The said Office Memorandum is in relation to the procurement contracts of the Government of India for goods and services and is not applicable to the interpretation of the force majeure clauses under private contracts. As stated, each contract has to be examined independently to determine if Covid-19 is a force majeure event under its ambit. However, the effect of the Government, administrative, and legislative actions have to be considered, even if not expressly stated in the contract. Thus, the effect of lockdown should be considered, while evaluating any default/breach of contract on account of Covid-19. 

Doctrine of Frustration

In contracts where there is no Force Majeure clause, a party may rely on Section 56 of the Contract Act which provides for the frustration of contract, if: 1. Performance of the obligations under the contract becomes impossible or unlawful due to change of circumstances beyond the control of the parties after the contract has been executed; 2. The object of the contract is lost. 

The courts in India have time and again held that the Doctrine of Frustration is applicable only in cases where the contract has altered materially due to the occurrence of an event(s) and cannot be applied merely because of the performance under a contract has become onerous or costly.  It is impossible to lay down an exhaustive list of situations on which the doctrine of frustration can be applied. However, destruction of subject matter, non-occurrence of the contemplated event, death or incapacity of a party, etc. could be certain grounds for invoking the doctrine of frustration of a contract. 

Here again, in order to claim that a contract is frustrated, it must be established by the party claiming frustration that the performance of the contractual obligation(s) has become impossible by reason of an event(s) which the parties had not anticipated at the time of entering into the agreement.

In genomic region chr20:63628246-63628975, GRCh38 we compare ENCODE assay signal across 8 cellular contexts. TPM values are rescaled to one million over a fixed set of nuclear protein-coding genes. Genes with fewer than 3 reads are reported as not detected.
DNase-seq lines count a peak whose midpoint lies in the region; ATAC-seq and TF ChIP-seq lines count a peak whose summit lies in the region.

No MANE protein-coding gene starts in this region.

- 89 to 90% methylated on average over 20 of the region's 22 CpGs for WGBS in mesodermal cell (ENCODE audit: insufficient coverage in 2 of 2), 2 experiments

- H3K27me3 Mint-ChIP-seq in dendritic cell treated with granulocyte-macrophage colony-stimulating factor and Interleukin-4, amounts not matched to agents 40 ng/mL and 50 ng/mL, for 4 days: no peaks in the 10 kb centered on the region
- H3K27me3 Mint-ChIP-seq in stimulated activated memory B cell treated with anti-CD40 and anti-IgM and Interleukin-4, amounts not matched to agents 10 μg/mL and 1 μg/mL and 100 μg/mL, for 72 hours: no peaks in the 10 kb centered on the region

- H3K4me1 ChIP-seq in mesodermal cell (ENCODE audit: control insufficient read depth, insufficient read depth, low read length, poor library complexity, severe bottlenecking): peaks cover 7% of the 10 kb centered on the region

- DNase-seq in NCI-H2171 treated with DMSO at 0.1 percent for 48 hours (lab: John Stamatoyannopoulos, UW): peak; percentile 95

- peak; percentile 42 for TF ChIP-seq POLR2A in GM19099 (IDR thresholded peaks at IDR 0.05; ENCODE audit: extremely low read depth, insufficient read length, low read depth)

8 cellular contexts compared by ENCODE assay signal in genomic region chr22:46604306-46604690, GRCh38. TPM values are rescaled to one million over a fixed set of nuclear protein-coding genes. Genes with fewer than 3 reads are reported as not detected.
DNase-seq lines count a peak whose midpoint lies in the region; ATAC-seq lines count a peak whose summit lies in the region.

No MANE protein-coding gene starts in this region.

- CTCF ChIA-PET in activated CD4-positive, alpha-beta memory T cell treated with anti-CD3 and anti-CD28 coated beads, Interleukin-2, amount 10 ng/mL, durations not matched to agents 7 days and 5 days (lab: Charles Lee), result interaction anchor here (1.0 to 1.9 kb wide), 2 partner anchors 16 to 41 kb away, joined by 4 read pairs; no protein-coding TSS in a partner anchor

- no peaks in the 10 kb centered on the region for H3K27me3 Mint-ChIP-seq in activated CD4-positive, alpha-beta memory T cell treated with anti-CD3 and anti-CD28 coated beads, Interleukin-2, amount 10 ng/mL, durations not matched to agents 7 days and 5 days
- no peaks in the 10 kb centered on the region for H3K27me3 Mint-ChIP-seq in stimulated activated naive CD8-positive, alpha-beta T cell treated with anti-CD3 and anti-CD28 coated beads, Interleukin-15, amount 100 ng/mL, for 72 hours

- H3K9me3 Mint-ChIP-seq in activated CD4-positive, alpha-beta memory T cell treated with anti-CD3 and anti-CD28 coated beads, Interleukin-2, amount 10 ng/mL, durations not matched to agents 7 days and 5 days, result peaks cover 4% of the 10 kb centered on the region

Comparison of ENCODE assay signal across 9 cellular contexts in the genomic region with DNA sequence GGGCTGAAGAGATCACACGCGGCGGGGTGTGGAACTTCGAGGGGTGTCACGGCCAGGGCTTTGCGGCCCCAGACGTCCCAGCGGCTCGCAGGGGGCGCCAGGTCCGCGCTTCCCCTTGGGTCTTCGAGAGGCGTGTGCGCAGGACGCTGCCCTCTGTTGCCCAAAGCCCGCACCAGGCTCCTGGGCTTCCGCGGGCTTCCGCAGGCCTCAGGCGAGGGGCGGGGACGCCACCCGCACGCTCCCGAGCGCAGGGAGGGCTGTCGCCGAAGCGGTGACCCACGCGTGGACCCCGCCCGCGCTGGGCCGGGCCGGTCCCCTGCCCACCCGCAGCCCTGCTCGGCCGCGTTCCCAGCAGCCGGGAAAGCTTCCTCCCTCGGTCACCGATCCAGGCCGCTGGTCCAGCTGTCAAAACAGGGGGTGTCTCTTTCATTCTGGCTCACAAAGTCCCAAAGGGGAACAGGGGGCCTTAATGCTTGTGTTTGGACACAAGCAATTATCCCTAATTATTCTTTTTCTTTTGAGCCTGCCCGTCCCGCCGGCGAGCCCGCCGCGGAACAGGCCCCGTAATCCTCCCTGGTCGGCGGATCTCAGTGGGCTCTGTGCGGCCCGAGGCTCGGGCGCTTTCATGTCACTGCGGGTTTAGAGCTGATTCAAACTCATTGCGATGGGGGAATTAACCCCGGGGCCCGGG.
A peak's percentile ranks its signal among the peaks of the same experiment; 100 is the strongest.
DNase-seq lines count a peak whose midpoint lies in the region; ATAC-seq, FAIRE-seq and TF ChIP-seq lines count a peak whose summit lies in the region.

To sum up

At present, it is impossible to comprehensively assess the consequences of Covid-19 on contracts, but it would not be incorrect to state that the performance of contractual obligations has been delayed and, in most instances, have also become onerous, if not impossible.  Thus, all the businesses preparing to restart in the world marred with pandemic must safeguard against the inevitable legal wrangles by taking timely positions under their contract(s). 

The first step is to evaluate the contract clauses to ascertain the rights and liabilities and secondly, while proactively adopting all measures to mitigate the liability, in time invoke the correct legal doctrine of either seeking extension by claiming Force Majeure or complete pardon from the performance by invoking Doctrine of Frustration.  The preventive measures to control the march of the virus have caused an existential crisis for businesses and contraction in consumption demand should be the least of the worries.

However, as the saying goes, there’s always light at the end of the tunnel. Here’s hoping that the light shines sooner and shows us the path to a better and more promising future. 

Pankaj Vasani, Chartered Accountant (India, England & Wales), CPA (Australia) and lawyer, has served as Executive President & Group CFO, South Asia, Publicis Groupe & member, Board of Directors, Vodafone. KPS Kohli is a Partner with Dhir & Dhir Associates.